By Alysha Webb, editor and publisher
The Bill Estes Auto Group a few weeks ago acquired Kincaid Chrysler Dodge Jeep Ram in Lebanon, Ind. One of the first things the Estes Group plans to do is get more involved in the small town of fewer than 16,000 residents.
“Our model is to be involved,” Bill Estes tells Automotive Buy Sell Report. “We are going to be there for a while, and be part of the community.”
This is the third dealership for the Bill Estes Group. It plans to apply the same business strategy to this new store as it did with the first two, with some success.
All of the dealerships, including the just-acquired Chrysler store, are within 20 minutes of each other in the Indianapolis area. The Group sold nearly 450 new and used units a month in 2014.
The Midwest is a good area for domestic franchises, and he has a good hold on the domestics market in his area, says Estes. “We kind of own that quadrant,” he says.
“Nobody has committed as much as us to the domestic market,” says Estes. “In the Midwest, there is a fundamental belief in American cars, especially with Jeep and Ram.”
Those two franchises were what really made the acquisition a great one, says Estes.
The opportunity to acquire the Kincaid dealership came about from a basic sales technique – the cold call, says Zak Estes, Bill’s son. He came to work at his family’s dealership business about two years ago after spending time working in digital marketing.
Since his return, the Group has been looking for stores to acquire. It contacted factory reps, talked to some brokers, and called some local dealerships. One of those calls is how it found out the Kincaid family was ready to sell.
The dealership location fits well with a template the Estes Group used in acquiring a Ford store in Brownsburg, Ind. 14 years ago.
The Ford store was owned by two dentists, and located in a small community, which was a “bit of a change of direction” for the Estes Group. Its other store at the time was in Indianapolis. Initially, they made some mistakes with the Ford store, says Bill, such as not having management based in the community.
They learned from those mistakes. The store’s general manager was based in the community, and the dealership and its staff got involved in everything from little league games to local non-profit organizations. The high school football stadium is even named after the Estes Group. Sales took off.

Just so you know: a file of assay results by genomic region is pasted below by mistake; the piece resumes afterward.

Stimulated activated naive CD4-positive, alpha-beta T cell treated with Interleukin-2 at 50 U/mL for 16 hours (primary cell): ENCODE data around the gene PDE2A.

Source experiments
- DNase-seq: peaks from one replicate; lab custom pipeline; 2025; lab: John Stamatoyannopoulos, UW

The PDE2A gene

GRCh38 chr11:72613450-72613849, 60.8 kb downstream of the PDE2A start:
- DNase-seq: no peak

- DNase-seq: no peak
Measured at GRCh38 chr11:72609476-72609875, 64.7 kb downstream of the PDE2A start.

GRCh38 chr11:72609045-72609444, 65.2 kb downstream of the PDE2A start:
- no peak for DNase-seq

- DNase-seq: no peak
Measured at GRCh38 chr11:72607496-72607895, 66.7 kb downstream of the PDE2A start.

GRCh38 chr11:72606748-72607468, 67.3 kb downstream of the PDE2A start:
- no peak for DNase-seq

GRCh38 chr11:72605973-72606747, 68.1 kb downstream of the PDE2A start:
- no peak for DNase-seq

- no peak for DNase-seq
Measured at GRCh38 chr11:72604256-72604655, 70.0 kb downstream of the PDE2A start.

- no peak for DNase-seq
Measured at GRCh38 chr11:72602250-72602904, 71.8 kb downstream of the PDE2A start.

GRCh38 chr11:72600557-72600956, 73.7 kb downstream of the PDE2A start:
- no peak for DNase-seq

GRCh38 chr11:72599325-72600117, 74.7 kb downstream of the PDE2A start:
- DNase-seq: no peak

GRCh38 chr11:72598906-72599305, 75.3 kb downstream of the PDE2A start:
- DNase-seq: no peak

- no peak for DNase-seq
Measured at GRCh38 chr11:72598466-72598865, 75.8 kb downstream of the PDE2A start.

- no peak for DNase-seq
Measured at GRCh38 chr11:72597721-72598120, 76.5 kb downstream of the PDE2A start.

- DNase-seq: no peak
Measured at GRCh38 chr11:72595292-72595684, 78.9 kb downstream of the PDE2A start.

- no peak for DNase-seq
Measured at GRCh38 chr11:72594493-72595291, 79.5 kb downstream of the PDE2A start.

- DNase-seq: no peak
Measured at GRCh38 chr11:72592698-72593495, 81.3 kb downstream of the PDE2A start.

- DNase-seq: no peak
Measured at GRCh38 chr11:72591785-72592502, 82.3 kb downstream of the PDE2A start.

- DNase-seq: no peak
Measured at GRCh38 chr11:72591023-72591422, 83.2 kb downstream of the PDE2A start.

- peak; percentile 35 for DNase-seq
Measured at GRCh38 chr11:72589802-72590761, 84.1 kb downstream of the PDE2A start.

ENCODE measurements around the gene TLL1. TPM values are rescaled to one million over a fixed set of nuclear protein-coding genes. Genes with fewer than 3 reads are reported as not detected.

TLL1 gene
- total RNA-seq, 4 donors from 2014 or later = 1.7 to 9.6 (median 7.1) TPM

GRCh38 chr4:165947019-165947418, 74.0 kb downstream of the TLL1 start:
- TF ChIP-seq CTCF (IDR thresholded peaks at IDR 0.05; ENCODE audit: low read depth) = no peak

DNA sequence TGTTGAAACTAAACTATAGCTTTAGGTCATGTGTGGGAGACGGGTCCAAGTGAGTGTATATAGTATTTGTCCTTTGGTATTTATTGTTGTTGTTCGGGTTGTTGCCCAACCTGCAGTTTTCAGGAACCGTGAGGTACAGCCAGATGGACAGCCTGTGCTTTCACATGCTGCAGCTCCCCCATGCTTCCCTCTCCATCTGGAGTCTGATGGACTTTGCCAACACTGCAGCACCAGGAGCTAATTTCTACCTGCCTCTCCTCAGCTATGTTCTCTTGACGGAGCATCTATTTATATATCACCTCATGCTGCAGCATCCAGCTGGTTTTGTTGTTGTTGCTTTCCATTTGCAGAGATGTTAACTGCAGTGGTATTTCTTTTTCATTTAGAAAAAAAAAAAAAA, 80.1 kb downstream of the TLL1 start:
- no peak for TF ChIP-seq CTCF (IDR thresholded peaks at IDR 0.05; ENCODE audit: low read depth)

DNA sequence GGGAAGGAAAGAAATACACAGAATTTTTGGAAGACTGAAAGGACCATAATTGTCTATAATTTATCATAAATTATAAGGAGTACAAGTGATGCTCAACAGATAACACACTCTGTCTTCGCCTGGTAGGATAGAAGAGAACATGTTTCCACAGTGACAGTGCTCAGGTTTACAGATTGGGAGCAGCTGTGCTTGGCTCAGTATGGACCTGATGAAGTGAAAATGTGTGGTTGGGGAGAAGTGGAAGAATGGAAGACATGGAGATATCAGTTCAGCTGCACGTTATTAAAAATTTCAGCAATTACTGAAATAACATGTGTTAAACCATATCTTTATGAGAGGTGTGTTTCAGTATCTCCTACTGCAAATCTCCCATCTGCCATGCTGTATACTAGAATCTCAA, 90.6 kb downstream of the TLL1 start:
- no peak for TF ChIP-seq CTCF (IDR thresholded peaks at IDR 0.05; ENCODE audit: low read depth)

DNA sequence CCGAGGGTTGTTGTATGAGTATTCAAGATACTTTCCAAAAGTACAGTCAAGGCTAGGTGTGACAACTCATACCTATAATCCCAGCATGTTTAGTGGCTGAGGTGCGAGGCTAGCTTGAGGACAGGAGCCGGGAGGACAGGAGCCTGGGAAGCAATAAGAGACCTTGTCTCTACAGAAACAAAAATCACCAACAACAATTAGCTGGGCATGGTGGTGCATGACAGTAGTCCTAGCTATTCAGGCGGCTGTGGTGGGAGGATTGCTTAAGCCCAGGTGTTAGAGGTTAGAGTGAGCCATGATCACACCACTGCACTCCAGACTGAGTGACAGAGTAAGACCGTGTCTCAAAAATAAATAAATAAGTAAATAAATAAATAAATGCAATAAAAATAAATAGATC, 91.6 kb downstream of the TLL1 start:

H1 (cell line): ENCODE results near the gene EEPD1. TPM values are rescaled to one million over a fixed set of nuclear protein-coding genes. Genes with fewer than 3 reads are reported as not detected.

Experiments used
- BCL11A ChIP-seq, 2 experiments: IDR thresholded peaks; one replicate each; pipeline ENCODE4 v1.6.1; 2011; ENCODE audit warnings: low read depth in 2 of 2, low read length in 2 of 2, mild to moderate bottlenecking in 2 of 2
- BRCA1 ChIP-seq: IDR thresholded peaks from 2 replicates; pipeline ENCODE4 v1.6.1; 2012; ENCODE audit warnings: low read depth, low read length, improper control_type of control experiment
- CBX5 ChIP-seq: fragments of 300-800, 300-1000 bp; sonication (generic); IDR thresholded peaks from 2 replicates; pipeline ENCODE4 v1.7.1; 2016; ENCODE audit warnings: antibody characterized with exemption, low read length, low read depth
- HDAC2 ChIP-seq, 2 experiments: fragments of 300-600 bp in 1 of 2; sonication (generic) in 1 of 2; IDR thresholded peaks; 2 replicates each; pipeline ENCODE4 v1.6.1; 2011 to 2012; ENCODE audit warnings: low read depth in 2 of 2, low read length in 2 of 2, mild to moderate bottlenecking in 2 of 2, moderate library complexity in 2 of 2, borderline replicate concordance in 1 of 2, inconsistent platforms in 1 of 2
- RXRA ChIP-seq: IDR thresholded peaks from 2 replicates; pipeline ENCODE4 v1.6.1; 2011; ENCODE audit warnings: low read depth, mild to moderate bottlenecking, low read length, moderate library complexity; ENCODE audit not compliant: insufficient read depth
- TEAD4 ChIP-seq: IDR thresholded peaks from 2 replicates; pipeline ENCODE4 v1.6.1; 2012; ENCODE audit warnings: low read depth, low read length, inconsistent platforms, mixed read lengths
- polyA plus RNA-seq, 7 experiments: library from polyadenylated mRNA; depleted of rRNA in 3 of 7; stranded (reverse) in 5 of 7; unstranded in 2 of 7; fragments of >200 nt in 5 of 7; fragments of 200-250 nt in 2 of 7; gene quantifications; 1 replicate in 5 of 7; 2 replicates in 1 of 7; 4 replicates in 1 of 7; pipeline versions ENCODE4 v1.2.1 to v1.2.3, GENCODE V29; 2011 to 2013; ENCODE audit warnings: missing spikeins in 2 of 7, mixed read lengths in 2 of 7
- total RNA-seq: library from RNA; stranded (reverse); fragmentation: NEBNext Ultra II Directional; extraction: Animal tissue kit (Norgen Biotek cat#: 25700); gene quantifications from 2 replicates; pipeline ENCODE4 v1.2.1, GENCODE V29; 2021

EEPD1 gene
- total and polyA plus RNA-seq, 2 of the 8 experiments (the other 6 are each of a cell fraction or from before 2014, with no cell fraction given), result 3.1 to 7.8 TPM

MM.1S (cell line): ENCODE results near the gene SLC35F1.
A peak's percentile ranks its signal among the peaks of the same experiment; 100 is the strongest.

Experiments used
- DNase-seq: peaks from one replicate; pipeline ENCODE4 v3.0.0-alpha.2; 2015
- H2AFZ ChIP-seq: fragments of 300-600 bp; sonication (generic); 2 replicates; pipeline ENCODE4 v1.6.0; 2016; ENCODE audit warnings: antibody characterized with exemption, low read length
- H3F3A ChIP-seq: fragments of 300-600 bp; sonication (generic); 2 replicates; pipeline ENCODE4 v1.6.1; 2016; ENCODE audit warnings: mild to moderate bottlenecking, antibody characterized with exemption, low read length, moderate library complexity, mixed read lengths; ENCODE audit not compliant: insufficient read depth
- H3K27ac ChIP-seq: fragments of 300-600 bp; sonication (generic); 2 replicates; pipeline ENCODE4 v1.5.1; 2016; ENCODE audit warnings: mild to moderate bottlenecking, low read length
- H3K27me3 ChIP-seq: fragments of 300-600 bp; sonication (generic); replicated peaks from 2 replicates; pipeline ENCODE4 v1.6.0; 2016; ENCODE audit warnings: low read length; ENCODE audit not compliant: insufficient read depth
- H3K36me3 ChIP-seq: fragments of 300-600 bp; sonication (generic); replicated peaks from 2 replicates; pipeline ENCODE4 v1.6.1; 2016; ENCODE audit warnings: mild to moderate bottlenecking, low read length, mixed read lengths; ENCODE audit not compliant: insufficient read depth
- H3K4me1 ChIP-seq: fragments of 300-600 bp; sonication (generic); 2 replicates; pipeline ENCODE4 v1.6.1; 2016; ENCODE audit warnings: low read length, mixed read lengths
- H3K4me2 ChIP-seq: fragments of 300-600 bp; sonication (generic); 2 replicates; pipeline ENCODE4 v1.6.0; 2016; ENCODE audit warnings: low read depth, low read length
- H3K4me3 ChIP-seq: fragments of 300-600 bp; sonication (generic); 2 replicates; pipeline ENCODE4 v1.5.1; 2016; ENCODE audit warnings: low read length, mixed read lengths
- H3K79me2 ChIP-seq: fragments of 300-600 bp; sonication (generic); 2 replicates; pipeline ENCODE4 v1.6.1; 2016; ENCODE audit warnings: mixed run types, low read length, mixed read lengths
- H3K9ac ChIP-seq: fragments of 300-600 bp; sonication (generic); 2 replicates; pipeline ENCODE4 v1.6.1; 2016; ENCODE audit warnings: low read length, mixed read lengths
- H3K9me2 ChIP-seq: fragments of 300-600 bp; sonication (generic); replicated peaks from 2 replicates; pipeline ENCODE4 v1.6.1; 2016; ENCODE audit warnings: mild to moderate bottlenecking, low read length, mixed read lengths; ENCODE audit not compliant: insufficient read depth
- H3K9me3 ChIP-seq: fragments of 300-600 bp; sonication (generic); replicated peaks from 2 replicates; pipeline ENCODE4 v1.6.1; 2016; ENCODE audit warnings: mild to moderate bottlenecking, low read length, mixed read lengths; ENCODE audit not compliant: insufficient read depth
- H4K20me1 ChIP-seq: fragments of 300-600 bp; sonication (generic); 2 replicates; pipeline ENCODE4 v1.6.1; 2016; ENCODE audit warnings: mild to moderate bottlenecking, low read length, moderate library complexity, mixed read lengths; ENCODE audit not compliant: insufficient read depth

It also helped that Brownsburg slowly became a suburb of Indianapolis. And, Estes moved the Ford store to a location on the beltway.
In 2014, the Ford store sold over 2,000 new and used vehicles, said Estes.
“Ford was not a word we said around the house.”
The Estes family is steeped in the automotive industry. Elliott M. “Pete” Estes, president of General Motors from 1974 to 1981, is Bill’s dad. “Ford was not a word we said around the house when I was growing up,” says Estes.
His first dealership was the Chevrolet store in Indianapolis, which was acquired in 1975. “I mortgaged about everything I had” to buy the Chevy dealership, said Estes. “I paid $375,000 to a rural dealer.” He also moved that store to a beltway location.
He may move the Chrysler store in Lebanon, says Estes. But he will first see what he can do in its current location. His first change will be sprucing up the existing facility, which he describes as “in an awful old building.”
Making the store image compliant, or moving it closer to Indianapolis, wasn’t part of the agreement with Chrysler when he acquired the dealership, says Estes. Mainly because, he thinks, “they were so excited to find someone who wants to grow the business.”
His first change will be cleaning it up, including installing all new furniture, and in general making a place “people will be proud to walk in and feel comfortable,” says Estes.
The previous owners were doing very little used business; Estes will change that. “Today, if you aren’t in the used car business you are going to struggle unless you are a highline dealer,” he says. He will also boost new inventory.
The service business has a lot of upside, as well, he figures. Because cars are so much better now than in the past, the service lane has become a maintenance sales lane, says Estes.
Service these days needs a new approach. Warranty work represented 62 percent of his fixed gross income five years ago; today that has dropped to 12 percent, he says.
Partial to domestics
Bill Estes was happy with the price he paid for the Chrysler store. “These people really wanted to get out of the business,” he says. “That multiple was very, very fair.”
But pricing in general is unreasonable these days, says Estes. He looked at a Dodge store in Indianapolis that was priced at $10 million although it was only making $250,000 a year, he says. He looked at a Nissan store, but the price was “outrageous.” That’s why he is partial to rural dealerships, says Estes.
Estes says he is willing to pay more than the publics, who price strictly on a multiple of what is on the financial statement.
“You gotta take into consideration what we feel like we can do in that location,” he says. “If they are an old-time dealer, don’t have big F&I, and don’t have a lot of used cars, you have to take that into consideration.”
Now that his son is in the family business, acquisitions are part of the Group’s plans. It will consider import franchises, but “I am not going to pay stupid money for an import store,” says Bill Estes.
He’s okay with domestic franchises, if the location is good, he says. “I would take a bad franchise in the right location. I’m cocky enough to think I can make it work.”